The Curse of The Pioneer


Sometimes, it sucks to be first.

Apple launched the iPod in October 2001. It wasn’t exactly a wild success out of the gate.


Graph from

It was a few years – nearly three – before sales really took off.

The iPhone was launched in the summer of 2007. Not everyone predicted it would be a hit.

“There’s no chance the iPhone is going to get any significant market share.  No chance.”  Steve Ballmer, CEO/Microsoft, 2007

Apple was a pioneer.

So was Brian Epstein, who managed a guitar group called The Beatles in the early 60s. He brought his band to Dick Row at Decca Records for an audition on New Year’s Day, 1962. Dick wasn’t impressed.

“Guitar groups are on their way out, Mr. Epstein.”  Dick Row, Decca A&R, 1962 to Beatles manager Brian Epstein

Sometimes it sucks to be first.

If you’re breaking new ground and changing the game, you will inevitably have disbelievers.

You will face opposition.

You will be mocked.

And at times, it will suck.

The Jacobs Media Blog posted a great article about proving the pundits wrong, and it inspired this blog post.

Be prepared for the hate. But never, ever let the bastards bring you down.


Order your digital or paperback copy of Brand Like a Rock Star now at Amazon!


Apple, The Beatles 330 Comments

Your Jimi Hendrix Moment

volume knob 2


It is hard to argue the musical genius of Jimi Hendrix.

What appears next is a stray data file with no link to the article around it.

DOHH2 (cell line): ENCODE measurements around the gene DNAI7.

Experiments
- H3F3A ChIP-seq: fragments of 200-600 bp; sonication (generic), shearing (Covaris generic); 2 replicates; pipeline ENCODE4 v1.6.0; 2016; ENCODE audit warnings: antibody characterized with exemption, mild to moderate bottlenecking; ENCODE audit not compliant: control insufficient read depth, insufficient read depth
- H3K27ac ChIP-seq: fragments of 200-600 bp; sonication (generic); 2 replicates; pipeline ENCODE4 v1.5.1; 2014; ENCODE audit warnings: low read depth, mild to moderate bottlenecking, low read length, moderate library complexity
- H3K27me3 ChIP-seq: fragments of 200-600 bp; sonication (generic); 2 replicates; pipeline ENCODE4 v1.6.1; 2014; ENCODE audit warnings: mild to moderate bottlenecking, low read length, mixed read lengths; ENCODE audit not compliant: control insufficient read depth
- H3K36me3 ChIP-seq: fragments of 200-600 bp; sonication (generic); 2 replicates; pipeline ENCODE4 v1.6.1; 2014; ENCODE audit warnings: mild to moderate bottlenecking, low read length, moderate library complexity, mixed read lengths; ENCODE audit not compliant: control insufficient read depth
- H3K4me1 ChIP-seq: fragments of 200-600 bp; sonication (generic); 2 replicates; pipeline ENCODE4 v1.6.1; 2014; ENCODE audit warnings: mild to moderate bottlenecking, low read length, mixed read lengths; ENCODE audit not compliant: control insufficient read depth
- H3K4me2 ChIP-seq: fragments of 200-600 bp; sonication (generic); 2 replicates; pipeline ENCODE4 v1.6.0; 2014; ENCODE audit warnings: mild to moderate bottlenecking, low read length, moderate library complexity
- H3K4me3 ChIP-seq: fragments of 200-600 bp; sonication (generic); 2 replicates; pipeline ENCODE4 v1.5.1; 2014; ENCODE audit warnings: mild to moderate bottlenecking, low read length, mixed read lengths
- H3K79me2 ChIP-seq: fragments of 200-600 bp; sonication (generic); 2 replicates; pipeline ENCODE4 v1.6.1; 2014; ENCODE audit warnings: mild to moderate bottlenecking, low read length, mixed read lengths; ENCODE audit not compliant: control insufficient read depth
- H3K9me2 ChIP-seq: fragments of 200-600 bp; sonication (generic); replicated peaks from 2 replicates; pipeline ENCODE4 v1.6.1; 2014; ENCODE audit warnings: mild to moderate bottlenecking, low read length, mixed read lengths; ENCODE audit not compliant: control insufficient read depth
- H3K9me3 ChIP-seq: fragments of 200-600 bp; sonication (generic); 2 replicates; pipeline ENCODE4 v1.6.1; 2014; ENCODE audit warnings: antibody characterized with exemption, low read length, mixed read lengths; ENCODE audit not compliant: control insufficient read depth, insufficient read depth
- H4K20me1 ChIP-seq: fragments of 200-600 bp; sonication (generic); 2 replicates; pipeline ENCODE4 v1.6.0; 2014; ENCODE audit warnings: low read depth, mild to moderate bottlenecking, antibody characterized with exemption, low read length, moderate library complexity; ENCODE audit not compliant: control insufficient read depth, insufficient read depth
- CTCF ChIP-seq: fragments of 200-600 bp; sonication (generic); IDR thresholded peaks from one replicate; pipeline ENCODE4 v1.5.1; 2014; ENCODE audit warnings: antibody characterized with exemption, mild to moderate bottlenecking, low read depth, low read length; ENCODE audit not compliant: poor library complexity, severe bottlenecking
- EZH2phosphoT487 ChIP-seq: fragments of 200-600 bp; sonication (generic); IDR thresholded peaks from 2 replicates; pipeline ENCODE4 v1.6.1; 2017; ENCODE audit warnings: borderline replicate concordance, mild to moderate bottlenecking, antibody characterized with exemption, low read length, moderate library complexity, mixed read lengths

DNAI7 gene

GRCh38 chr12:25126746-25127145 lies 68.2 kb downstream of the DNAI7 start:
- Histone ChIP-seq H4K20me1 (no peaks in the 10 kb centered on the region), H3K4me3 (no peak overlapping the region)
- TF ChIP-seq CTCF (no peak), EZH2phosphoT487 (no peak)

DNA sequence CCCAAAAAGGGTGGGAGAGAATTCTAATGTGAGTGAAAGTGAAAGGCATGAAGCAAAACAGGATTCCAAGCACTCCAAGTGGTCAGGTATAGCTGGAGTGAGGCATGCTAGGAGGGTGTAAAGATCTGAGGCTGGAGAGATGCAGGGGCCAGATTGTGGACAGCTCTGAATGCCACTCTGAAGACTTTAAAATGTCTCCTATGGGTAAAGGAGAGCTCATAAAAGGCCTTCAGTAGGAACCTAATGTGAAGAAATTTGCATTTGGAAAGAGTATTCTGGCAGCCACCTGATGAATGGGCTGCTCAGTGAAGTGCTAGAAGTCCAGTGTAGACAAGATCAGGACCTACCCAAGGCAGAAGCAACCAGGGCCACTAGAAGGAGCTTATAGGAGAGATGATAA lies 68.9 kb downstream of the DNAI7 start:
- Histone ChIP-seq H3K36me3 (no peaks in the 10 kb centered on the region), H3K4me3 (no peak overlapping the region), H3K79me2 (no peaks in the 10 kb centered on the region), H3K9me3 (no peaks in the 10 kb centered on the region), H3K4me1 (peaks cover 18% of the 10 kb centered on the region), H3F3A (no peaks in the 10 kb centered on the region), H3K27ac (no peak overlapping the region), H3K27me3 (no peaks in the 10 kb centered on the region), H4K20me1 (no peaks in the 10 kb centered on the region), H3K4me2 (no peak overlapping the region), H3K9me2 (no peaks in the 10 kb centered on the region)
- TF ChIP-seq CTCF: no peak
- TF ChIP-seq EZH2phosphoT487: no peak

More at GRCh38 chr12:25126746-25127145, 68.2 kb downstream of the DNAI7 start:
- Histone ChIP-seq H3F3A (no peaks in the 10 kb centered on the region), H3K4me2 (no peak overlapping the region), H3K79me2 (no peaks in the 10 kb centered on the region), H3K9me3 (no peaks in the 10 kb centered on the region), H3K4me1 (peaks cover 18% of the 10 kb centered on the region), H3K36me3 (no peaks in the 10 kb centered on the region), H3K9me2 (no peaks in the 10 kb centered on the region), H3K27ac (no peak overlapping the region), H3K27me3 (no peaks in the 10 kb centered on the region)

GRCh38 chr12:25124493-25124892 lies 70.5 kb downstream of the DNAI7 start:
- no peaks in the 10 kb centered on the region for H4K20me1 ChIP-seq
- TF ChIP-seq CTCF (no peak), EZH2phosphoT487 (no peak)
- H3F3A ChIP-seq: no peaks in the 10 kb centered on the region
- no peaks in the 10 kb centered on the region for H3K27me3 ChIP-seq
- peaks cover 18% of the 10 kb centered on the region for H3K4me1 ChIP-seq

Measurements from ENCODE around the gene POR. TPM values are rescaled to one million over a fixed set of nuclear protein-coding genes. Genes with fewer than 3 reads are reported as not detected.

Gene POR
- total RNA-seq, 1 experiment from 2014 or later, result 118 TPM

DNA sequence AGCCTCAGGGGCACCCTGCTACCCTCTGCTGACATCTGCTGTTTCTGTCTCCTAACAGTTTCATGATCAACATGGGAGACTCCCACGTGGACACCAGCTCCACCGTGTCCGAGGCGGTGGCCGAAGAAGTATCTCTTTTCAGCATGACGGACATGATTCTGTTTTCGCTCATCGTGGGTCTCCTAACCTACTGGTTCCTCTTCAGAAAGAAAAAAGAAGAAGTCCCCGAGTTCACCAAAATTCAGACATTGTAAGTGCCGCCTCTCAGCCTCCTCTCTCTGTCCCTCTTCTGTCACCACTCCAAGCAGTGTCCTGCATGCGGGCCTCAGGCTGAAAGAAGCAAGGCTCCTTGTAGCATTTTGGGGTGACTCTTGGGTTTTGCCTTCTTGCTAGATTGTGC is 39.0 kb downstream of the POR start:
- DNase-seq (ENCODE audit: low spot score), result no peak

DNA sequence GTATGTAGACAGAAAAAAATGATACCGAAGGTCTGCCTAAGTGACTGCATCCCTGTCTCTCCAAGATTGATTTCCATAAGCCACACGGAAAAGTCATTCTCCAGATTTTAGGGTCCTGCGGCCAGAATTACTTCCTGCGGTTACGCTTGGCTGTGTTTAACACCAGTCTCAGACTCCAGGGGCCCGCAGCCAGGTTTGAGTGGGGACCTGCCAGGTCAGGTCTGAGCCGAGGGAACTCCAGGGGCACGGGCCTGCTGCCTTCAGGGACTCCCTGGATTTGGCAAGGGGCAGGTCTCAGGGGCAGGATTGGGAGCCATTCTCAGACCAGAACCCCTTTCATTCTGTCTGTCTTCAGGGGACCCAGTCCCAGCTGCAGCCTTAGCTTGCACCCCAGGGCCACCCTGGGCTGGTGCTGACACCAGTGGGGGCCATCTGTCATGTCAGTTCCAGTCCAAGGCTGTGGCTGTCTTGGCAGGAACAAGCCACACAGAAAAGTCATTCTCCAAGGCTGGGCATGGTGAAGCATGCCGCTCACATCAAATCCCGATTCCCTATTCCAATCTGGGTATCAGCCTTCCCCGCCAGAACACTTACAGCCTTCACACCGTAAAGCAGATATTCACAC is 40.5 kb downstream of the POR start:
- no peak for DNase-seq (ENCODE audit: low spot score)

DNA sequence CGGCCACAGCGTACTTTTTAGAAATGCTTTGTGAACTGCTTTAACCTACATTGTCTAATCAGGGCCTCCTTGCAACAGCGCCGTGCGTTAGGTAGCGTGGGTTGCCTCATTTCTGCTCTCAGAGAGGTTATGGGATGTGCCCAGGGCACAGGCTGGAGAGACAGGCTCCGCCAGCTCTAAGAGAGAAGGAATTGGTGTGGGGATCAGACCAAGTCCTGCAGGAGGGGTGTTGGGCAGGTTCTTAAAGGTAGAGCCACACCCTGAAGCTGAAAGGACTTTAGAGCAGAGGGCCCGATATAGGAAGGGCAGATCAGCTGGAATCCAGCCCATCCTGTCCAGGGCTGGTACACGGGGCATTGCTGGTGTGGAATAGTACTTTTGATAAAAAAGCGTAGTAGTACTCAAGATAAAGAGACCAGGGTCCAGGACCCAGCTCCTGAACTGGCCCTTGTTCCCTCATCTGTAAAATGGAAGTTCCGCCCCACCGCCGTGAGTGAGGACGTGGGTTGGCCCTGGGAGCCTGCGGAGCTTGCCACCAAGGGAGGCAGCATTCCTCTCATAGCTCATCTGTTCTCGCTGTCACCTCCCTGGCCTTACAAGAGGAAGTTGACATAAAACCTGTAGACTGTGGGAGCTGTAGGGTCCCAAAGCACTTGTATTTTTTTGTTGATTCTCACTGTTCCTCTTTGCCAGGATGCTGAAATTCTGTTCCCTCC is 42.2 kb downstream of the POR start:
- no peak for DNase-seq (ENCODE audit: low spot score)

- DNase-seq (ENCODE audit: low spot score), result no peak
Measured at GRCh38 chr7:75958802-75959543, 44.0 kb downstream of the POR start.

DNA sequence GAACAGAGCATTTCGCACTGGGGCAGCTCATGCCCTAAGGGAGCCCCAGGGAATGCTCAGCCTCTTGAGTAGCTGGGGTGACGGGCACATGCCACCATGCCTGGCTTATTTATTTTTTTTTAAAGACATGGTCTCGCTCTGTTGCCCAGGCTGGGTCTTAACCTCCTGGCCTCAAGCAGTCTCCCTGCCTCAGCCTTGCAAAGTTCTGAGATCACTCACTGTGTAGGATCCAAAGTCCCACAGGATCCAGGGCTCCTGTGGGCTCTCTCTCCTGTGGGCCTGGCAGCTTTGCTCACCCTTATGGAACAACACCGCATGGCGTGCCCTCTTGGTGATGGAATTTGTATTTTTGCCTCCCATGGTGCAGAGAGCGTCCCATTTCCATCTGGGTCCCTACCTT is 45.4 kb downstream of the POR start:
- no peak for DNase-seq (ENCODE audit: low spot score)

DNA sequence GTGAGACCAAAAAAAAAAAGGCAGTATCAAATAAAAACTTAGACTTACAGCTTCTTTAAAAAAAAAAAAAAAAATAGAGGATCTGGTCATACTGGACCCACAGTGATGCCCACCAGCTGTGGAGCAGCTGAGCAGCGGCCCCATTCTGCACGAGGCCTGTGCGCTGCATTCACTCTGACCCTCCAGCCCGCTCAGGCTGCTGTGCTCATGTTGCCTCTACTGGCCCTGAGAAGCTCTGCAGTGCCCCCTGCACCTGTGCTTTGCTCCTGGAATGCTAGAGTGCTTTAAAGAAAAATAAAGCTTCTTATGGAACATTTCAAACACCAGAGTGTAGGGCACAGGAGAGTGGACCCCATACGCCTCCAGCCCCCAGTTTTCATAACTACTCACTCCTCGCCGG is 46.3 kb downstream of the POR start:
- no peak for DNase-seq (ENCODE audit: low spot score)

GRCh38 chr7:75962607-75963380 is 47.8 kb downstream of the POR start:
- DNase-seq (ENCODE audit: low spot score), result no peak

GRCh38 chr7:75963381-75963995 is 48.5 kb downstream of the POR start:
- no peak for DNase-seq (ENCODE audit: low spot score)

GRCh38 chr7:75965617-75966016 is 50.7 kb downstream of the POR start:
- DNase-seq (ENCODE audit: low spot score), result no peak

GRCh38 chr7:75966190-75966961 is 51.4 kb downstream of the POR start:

Hendrix was the guitar player that everyone else wanted to be. People tried to perfect the Hendrix sound so often that Jimi was quoted as saying “I’ve been imitated so well that I’ve heard people copy my mistakes”.

Yet despite all of the attempts, nobody has ever matched the brilliance of Jimi Hendrix. There was, and will only ever be, one Jimi Hendrix.

In rock ‘n’ roll and in business, there are leaders and there are followers.

You can spend your time trying to be just like someone else, or you can be Jimi Hendrix. But nobody notices the imitators and wanna-be’s.

The only path to real success is to do something truly unique… and do it so well that everyone else tries to imitate you.

You might think you’re weird.  You might think people will laugh at the “real” you. So you want to conform and be more like everyone else.

But the true rock stars among us reject conformity. They do their thing, their way, like nobody else. It takes guts, but it is the only path to real rock star success.

The moment you throw away conformity and embracing being dramatically unique is your Jimi Hendrix moment.


With one click here you can order Brand Like a Rock Star and start putting the strategies of rock legends to work in your business.

You can also advance order Start You Up, applying the rock ‘n’ roll approach to your personal brand and career, making you happier and wealthier in your chosen field. The new book comes out May 20.

Jimi Hendrix 148 Comments

Only Two Opinions Matter (And Yours Isn’t One Of Them)

DMB south africa

Dave Matthews Band in South Africa image from


Your brand isn’t what you think you are.

What you think doesn’t matter much.

Your brand is what they think you are.

Your brand is defined by the perceptions of two groups of people: brand lovers and brand haters.

Everyone else is irrelevant.